Omnichannel Commerce vs. Unified Commerce | Acro Media
Laura Meshen
Author Laura Meshen
Content Marketing Specialist
Posted in Unified Commerce
June 3, 2021
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Omnichannel Commerce vs. Unified Commerce

Are omnichannel commerce and unified commerce two sides of the same coin? It is a pretty common belief that the two terms are marketing speak for essentially the same thing. This is not exactly the case. Our list below outlines the differences.

Still learning? Visit our unified commerce page>“Omni” is the root word for “all” in Latin, so omnichannel should translate to “all channel”. This is correct in a way. While your message, product or service may get pushed out to “all channels” with an omnichannel commerce strategy, that is about where it ends. The critical data you need to make decisions doesn’t necessarily circle back to you in a cohesive or centralized manner.

This is where unified commerce differs. With a unified commerce ecosystem and strategy, not only can you reach all of your customers anywhere they are, but the data from each channel comes back to your team to be used to create an overarching, unified strategy.

The following table takes a quick look at some of the differences between omnichannel commerce and unified commerce.

Omnichannel commerce

Unified commerce

Architecture:

  • Generally uses a standard ecommerce platform as the base with siloed apps or platforms used separately.
  • Products/messaging are manually pushed to non-connected channels by marketing teams.
  • Often uses a traditional coupled architecture.

Architecture:

  • Backend systems are connected with customer-facing channels via a unified ecosystem.
  • Automatic publishing to all sales channels, with consistent messaging and experience.
  • Often employs a decoupled or headless architecture.

Data flow:

  • Usually stops after multichannel expansion and front end alignment.
  • It does not consolidate the data or experiences from the various channels.
  • Customer data collected from each individual channel to create better strategies based on each channel, but it is not centralized to get interconnected, unified customer profiles.
  • Limited to desktop, mobile and in-store experiences for data collection.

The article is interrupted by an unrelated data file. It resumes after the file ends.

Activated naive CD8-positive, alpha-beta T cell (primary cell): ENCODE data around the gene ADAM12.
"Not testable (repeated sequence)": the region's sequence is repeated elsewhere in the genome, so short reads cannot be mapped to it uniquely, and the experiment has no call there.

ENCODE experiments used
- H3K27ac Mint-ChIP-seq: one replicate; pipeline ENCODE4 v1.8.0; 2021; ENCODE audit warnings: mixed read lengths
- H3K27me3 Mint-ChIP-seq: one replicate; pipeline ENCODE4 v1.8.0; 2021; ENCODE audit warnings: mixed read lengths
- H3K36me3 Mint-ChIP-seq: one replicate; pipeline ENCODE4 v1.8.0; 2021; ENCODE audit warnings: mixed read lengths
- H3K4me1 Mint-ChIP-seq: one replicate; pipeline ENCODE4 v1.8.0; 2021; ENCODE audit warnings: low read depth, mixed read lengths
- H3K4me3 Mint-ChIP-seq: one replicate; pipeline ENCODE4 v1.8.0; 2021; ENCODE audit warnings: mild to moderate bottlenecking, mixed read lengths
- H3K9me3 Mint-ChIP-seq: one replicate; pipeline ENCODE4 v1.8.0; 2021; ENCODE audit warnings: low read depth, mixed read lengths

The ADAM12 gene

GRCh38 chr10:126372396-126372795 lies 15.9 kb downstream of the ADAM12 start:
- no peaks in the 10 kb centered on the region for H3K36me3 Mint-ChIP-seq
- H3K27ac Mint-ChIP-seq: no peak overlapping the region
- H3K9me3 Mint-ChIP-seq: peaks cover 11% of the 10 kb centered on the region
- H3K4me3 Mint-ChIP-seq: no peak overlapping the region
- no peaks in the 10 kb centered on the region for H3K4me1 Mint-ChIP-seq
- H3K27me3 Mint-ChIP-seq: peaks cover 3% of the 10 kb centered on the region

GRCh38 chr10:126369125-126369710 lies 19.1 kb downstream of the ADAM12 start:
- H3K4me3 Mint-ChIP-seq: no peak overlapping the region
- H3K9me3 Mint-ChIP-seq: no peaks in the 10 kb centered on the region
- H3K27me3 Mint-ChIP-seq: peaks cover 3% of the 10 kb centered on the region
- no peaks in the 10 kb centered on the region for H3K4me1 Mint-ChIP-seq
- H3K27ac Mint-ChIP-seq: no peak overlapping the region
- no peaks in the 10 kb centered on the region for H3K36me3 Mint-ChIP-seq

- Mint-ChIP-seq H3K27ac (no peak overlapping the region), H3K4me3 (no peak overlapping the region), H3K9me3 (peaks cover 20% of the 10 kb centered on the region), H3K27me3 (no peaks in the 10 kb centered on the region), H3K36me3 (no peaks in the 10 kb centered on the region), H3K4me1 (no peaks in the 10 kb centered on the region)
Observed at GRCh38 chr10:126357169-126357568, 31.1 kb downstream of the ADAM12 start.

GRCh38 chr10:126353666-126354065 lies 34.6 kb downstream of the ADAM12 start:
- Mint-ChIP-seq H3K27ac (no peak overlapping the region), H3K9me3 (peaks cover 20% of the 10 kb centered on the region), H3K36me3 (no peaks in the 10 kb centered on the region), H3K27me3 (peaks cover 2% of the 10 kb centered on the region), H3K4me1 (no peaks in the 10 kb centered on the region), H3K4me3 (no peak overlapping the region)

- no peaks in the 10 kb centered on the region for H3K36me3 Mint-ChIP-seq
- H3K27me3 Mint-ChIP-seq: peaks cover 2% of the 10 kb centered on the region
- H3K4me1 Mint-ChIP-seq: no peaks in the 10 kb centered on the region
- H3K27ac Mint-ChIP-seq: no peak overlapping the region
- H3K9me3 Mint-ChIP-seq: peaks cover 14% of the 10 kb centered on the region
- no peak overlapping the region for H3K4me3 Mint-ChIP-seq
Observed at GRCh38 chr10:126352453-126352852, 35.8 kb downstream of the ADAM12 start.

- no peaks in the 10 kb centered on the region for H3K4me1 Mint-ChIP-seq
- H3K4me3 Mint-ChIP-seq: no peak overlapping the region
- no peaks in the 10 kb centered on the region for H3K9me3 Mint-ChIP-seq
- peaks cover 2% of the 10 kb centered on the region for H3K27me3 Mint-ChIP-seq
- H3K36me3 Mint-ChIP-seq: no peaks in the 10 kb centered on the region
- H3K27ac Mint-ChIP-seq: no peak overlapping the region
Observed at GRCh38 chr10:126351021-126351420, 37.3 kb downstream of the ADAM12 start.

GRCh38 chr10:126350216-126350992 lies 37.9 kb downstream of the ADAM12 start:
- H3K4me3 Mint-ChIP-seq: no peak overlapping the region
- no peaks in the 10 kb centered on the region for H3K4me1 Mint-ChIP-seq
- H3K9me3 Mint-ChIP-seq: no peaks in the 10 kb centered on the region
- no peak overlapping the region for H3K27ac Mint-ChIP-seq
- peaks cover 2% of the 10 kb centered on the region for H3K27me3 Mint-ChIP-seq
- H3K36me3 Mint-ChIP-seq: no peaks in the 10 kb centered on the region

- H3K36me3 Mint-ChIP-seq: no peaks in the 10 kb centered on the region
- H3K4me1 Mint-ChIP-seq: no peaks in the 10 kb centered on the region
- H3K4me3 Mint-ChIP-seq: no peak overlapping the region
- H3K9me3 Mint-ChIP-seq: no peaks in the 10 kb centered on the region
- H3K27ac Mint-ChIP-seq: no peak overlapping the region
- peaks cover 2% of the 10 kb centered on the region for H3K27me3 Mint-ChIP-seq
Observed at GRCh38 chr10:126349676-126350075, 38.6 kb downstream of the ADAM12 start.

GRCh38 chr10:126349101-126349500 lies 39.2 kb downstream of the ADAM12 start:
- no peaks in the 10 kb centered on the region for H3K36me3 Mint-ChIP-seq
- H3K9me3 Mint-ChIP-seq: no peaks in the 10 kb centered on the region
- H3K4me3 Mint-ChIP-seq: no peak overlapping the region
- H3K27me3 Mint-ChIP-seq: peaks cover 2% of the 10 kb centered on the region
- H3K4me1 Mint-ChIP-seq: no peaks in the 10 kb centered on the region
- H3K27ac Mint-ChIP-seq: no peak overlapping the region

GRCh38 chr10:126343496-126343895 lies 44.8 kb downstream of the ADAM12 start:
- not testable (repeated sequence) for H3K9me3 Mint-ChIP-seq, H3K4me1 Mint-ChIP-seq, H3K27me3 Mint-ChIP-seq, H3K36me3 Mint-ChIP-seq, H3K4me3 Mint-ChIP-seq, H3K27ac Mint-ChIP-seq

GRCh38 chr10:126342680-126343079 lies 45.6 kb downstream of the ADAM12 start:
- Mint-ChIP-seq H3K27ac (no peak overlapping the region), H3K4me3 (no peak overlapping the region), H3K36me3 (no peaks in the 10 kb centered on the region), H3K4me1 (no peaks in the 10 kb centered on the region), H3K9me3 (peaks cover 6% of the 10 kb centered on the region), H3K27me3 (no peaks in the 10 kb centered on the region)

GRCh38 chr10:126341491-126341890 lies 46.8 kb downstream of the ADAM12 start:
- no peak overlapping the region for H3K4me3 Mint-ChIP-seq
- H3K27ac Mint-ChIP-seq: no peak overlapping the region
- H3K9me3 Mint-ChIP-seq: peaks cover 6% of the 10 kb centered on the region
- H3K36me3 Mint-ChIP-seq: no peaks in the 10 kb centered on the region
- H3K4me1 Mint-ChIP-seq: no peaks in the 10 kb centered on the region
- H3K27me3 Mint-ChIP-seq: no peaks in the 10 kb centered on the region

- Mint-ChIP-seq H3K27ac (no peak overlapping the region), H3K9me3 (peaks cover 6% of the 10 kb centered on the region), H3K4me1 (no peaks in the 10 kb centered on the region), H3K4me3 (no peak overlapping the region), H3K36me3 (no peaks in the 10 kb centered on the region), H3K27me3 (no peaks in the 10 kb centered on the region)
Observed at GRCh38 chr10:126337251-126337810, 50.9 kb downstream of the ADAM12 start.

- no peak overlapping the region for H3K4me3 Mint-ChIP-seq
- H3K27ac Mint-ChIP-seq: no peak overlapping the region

Data flow:

  • Consolidates all sales channels, payment systems, products, and customer interactions to deliver a totally integrated, measurable, and frictionless experience.
  • Gives a more complete view of the business and allows the capture of consolidated data insights tracking across channels and regions.
  • Keeps reconciliation simple and reduces the workload of reporting and finance teams.
  • Able to facilitate recurring payments with real-time account updates.

User experience:

  • A multichannel approach to sales that focuses on providing seamless customer experience whether the client is shopping online from a mobile device, a laptop or in a brick-and-mortar store.
  • Since each channel may have a separate payment capture, there can be a disconnected feel if all checkout functionalities are not in sync.
  • Personalization is possible, but it would have to be done on a system-by-system rollout, making it cumbersome.


User experience:

  • By consolidating all systems and data across every channel, whether it’s in-store, online, or in-app, you can better identify your customers, understand their needs, and facilitate seamless cross-channel experiences.
  • Process payments and refunds globally through one contract, on one platform.
  • Personalization is seamless between sales channels since the data is unified. What a customer sees in email, social ads, retargeting messaging is integrated and combined.

Unified commerce is a marketing strategy, but it is also a technical infrastructure strategy. Building a unified ecosystem that controls all your sales channels and can consolidate data has great power. It has the ability to streamline processes, build in business automation and improve customer experience.

Unified commerce enables organizations to become more competitive, drive up sales and improve customer engagement through:

  • Inventory visibility across all channels.
  • Ease and speed of order fulfillment.
  • Improved communication tools, internally and externally.

There are several ways a unified commerce strategy will help in growing a business:

Unified commerce will help grow your business by breaking down the walls between internal channel silos and leveraging a common commerce platform. It offers a real-time holistic view of the entire enterprise — empowering finely-tuned insights that drive margins upward and create new strategic possibilities.

Ready to move your business to a unified commerce strategy? Our consultants would be happy to talk you through it.

Still have questions? Check out our unified commerce page >

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